Obviously, you weren’t when you thought you were in love. Once we believe something to be true, it’s really hard to change our minds.
5) They’re frustrated at their own situation.
Just because they can’t afford to buy a $1.6 million median-prices home in San Francisco or New York City on a $100,000 salary doesn’t mean you can’t buy an awesome middle class home for $350,000 wherever you live.
As we come out of the long pandemic, the demand for United States property has never been higher. Finally, Americans are waking up to how good they have it! Real estate is my favorite asset class to build wealth by the average person.
Long And Strong United States Property
The reason so many foreigners are rushing to buy U.S. property is because they realize how comparatively cheap U.S. property prices are. Foreigners also believe America offers one of the world’s best lifestyles with the most upside opportunity.
Therefore, if foreigners realize the U.S. value proposition, it’s a good idea for Americans to realize our own country’s amazing value proposition by owning a piece of America too. Domestic institutional real estate investors are already trying to buy up as much U.S. property exiting the pandemic as possible.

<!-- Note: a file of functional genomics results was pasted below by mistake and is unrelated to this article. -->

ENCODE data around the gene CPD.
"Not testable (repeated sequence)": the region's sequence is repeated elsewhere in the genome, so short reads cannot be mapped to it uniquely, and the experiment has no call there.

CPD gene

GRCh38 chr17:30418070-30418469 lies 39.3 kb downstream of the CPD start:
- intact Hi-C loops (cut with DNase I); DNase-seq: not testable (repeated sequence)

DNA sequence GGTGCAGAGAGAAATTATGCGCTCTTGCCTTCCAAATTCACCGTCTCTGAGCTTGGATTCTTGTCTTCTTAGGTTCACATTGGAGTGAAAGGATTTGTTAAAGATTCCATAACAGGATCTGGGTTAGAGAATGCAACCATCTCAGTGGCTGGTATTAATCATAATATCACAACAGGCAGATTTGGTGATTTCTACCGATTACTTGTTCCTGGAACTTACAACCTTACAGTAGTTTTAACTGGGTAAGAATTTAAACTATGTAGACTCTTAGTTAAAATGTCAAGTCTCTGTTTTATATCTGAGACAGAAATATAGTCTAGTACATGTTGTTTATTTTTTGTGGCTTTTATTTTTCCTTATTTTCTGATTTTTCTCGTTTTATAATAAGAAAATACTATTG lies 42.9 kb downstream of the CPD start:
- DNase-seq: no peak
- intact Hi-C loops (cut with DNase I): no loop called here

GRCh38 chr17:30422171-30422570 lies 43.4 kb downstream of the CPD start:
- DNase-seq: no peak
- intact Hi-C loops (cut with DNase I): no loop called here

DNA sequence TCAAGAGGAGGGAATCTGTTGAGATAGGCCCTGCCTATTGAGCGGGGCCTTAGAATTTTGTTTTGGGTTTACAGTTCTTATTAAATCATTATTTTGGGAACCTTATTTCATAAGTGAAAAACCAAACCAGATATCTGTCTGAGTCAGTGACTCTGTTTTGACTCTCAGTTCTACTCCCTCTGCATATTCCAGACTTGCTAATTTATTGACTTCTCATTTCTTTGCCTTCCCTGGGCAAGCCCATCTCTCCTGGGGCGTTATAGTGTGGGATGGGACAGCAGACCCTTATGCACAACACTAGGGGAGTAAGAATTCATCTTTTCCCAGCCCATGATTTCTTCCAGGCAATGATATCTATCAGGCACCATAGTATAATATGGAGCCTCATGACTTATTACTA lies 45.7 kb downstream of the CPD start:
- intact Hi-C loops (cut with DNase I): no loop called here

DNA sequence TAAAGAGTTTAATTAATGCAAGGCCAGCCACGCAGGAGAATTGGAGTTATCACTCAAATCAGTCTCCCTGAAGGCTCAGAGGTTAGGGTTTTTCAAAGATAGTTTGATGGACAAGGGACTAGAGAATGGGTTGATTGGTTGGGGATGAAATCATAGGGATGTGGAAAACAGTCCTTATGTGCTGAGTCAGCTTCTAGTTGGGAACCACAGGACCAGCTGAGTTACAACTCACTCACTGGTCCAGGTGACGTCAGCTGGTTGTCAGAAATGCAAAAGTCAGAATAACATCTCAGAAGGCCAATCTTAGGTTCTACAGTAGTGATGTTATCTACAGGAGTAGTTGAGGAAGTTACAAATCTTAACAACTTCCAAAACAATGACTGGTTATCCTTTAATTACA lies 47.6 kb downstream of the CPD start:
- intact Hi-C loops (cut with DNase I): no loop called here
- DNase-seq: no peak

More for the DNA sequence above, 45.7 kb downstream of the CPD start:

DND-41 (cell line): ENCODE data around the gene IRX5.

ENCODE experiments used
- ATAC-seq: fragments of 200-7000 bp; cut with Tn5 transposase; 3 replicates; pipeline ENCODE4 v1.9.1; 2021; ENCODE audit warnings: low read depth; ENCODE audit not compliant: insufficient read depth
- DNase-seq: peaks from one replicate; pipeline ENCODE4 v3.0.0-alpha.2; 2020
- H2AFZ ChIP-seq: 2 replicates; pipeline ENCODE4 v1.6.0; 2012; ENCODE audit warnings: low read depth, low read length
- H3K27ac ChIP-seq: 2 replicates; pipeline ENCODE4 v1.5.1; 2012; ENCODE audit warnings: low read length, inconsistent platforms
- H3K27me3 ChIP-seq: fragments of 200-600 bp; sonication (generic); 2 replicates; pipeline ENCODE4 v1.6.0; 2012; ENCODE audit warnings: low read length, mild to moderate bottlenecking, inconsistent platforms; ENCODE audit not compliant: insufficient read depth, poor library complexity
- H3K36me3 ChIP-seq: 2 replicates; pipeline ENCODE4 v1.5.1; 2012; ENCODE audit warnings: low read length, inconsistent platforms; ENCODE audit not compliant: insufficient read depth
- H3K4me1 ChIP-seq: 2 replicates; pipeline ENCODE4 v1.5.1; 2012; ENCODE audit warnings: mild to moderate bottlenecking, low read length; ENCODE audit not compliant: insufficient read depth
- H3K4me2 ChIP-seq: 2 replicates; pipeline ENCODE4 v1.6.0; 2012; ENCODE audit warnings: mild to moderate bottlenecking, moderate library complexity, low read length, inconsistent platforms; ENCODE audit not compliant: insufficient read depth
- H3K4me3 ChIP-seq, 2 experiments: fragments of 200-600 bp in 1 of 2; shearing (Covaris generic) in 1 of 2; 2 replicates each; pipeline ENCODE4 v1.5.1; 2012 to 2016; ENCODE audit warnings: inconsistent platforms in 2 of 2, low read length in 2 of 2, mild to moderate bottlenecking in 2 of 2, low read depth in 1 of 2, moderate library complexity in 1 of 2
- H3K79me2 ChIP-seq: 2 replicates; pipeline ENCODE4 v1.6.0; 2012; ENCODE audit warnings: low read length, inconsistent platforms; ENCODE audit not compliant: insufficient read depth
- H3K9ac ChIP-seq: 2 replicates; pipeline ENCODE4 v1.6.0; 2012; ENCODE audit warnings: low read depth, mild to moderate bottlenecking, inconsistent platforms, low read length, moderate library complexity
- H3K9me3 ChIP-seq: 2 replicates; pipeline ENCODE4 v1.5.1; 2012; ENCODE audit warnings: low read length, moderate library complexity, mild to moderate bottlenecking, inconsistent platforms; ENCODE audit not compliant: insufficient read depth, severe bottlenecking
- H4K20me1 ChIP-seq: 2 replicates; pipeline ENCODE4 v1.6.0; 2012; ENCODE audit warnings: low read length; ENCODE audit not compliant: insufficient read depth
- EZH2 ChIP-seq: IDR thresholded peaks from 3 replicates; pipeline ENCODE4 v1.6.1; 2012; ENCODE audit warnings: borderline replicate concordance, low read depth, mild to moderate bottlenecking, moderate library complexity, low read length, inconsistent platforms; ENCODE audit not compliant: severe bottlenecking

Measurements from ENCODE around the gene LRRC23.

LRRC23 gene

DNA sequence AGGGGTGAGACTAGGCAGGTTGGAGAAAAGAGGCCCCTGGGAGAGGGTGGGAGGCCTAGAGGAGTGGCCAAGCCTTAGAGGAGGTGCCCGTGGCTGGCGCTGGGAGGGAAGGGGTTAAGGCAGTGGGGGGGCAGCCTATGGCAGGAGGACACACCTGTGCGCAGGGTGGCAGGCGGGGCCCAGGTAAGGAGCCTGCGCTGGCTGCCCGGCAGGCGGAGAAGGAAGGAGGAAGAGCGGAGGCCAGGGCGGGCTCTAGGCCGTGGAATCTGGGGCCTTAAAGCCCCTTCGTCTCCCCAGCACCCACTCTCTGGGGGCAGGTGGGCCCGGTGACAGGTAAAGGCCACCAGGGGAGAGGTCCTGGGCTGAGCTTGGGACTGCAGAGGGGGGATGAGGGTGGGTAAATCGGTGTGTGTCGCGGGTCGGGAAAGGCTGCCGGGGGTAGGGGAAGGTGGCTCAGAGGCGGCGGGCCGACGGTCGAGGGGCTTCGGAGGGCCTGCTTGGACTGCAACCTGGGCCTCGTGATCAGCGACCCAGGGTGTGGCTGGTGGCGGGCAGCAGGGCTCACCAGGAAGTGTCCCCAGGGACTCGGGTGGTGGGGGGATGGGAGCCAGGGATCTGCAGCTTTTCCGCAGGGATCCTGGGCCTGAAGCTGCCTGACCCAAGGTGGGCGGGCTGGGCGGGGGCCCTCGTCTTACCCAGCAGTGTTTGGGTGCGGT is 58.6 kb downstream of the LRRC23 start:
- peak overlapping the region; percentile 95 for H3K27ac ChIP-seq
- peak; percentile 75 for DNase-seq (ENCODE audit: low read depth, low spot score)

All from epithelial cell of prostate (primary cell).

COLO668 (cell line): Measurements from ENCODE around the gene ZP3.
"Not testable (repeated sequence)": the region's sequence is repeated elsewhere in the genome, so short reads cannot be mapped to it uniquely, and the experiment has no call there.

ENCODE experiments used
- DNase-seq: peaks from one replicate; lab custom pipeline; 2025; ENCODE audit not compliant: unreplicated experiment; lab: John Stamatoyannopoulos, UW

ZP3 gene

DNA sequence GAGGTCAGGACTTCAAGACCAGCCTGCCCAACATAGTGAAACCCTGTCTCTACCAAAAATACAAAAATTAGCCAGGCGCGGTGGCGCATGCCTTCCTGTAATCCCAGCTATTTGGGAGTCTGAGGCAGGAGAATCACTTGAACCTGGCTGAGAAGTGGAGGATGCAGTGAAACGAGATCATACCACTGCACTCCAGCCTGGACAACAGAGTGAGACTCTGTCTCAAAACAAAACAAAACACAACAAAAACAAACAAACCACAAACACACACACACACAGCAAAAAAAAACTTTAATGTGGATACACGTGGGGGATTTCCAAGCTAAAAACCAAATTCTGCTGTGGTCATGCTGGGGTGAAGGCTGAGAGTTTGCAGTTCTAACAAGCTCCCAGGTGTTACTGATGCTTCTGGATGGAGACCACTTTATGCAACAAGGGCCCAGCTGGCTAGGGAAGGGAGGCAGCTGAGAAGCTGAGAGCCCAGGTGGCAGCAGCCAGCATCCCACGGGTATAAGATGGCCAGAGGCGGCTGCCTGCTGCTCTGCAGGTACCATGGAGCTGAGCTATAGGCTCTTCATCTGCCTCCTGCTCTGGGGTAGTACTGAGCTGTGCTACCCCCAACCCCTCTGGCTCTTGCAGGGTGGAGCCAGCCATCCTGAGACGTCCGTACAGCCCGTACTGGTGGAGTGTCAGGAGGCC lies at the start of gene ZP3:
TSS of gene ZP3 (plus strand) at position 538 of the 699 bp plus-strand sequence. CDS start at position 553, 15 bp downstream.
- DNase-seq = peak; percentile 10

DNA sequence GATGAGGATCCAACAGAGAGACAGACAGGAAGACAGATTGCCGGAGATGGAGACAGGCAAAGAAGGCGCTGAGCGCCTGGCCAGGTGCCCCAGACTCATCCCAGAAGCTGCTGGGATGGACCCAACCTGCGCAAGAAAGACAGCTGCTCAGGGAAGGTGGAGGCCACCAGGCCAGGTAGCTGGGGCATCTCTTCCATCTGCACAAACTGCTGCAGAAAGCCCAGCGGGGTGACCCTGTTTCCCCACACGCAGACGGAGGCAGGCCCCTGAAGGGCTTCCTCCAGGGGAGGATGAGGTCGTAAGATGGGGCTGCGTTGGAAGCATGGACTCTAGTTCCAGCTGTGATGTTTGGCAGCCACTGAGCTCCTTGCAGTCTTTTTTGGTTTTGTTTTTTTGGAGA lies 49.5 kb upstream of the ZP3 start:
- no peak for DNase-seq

To appreciate how cheap American real estate real is, Americans need to gain perspective. Go inhale some toxic air in Beijing for a month or hopelessly try to find a well-paying job in Milan. Or try and get a high-paying job in Canada while you freeze your butt off. Only then will we truly appreciate our good fortune.
If the U.S. housing market gets as hot as the Canadian housing market, I could easily see another 30% rise in U.S. real estate prices.